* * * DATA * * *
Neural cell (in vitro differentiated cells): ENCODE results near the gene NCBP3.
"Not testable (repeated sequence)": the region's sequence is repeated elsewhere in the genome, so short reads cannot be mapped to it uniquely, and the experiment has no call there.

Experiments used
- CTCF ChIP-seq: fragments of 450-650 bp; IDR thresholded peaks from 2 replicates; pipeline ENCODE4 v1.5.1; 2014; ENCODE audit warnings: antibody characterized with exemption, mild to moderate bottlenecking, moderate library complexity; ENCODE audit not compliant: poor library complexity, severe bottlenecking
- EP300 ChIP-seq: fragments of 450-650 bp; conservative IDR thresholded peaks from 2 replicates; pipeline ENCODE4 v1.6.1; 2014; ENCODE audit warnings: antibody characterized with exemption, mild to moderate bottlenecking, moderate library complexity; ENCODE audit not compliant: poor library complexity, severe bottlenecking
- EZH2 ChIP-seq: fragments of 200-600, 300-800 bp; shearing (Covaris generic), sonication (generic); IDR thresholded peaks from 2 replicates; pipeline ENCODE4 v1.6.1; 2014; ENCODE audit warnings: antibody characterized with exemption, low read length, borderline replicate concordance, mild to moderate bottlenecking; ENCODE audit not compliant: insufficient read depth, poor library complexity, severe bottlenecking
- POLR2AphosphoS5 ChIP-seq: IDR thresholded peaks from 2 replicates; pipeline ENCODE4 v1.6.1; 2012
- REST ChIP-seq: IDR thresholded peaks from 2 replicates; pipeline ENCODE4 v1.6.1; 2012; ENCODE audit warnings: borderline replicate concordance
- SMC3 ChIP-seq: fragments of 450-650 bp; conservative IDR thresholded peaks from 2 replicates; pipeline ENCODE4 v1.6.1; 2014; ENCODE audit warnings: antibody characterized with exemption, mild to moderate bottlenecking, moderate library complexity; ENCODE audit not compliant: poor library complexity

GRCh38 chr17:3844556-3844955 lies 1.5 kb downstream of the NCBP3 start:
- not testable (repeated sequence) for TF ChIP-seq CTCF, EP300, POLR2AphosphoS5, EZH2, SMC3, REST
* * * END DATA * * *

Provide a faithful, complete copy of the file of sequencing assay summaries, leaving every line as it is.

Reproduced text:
Neural cell (in vitro differentiated cells): ENCODE results near the gene NCBP3.
"Not testable (repeated sequence)": the region's sequence is repeated elsewhere in the genome, so short reads cannot be mapped to it uniquely, and the experiment has no call there.

Experiments used
- CTCF ChIP-seq: fragments of 450-650 bp; IDR thresholded peaks from 2 replicates; pipeline ENCODE4 v1.5.1; 2014; ENCODE audit warnings: antibody characterized with exemption, mild to moderate bottlenecking, moderate library complexity; ENCODE audit not compliant: poor library complexity, severe bottlenecking
- EP300 ChIP-seq: fragments of 450-650 bp; conservative IDR thresholded peaks from 2 replicates; pipeline ENCODE4 v1.6.1; 2014; ENCODE audit warnings: antibody characterized with exemption, mild to moderate bottlenecking, moderate library complexity; ENCODE audit not compliant: poor library complexity, severe bottlenecking
- EZH2 ChIP-seq: fragments of 200-600, 300-800 bp; shearing (Covaris generic), sonication (generic); IDR thresholded peaks from 2 replicates; pipeline ENCODE4 v1.6.1; 2014; ENCODE audit warnings: antibody characterized with exemption, low read length, borderline replicate concordance, mild to moderate bottlenecking; ENCODE audit not compliant: insufficient read depth, poor library complexity, severe bottlenecking
- POLR2AphosphoS5 ChIP-seq: IDR thresholded peaks from 2 replicates; pipeline ENCODE4 v1.6.1; 2012
- REST ChIP-seq: IDR thresholded peaks from 2 replicates; pipeline ENCODE4 v1.6.1; 2012; ENCODE audit warnings: borderline replicate concordance
- SMC3 ChIP-seq: fragments of 450-650 bp; conservative IDR thresholded peaks from 2 replicates; pipeline ENCODE4 v1.6.1; 2014; ENCODE audit warnings: antibody characterized with exemption, mild to moderate bottlenecking, moderate library complexity; ENCODE audit not compliant: poor library complexity

GRCh38 chr17:3844556-3844955 lies 1.5 kb downstream of the NCBP3 start:
- not testable (repeated sequence) for TF ChIP-seq CTCF, EP300, POLR2AphosphoS5, EZH2, SMC3, REST